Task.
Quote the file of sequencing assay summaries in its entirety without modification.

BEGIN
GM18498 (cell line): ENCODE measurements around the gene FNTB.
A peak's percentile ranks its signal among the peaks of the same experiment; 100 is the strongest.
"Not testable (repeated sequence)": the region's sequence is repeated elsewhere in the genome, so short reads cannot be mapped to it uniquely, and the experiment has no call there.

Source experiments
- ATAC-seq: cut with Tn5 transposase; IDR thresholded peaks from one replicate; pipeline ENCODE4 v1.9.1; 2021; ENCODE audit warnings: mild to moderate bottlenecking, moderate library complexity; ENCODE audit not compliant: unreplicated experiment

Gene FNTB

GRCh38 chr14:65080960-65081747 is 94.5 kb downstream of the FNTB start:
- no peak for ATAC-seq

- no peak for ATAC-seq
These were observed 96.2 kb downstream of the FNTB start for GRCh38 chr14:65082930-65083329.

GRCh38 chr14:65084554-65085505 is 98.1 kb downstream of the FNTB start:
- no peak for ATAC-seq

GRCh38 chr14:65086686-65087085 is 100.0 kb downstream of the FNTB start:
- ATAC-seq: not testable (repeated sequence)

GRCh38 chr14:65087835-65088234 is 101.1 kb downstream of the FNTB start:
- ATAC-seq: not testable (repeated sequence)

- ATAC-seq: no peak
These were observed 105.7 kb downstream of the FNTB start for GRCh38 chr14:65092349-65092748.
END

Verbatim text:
GM18498 (cell line): ENCODE measurements around the gene FNTB.
A peak's percentile ranks its signal among the peaks of the same experiment; 100 is the strongest.
"Not testable (repeated sequence)": the region's sequence is repeated elsewhere in the genome, so short reads cannot be mapped to it uniquely, and the experiment has no call there.

Source experiments
- ATAC-seq: cut with Tn5 transposase; IDR thresholded peaks from one replicate; pipeline ENCODE4 v1.9.1; 2021; ENCODE audit warnings: mild to moderate bottlenecking, moderate library complexity; ENCODE audit not compliant: unreplicated experiment

Gene FNTB

GRCh38 chr14:65080960-65081747 is 94.5 kb downstream of the FNTB start:
- no peak for ATAC-seq

- no peak for ATAC-seq
These were observed 96.2 kb downstream of the FNTB start for GRCh38 chr14:65082930-65083329.

GRCh38 chr14:65084554-65085505 is 98.1 kb downstream of the FNTB start:
- no peak for ATAC-seq

GRCh38 chr14:65086686-65087085 is 100.0 kb downstream of the FNTB start:
- ATAC-seq: not testable (repeated sequence)

GRCh38 chr14:65087835-65088234 is 101.1 kb downstream of the FNTB start:
- ATAC-seq: not testable (repeated sequence)

- ATAC-seq: no peak
These were observed 105.7 kb downstream of the FNTB start for GRCh38 chr14:65092349-65092748.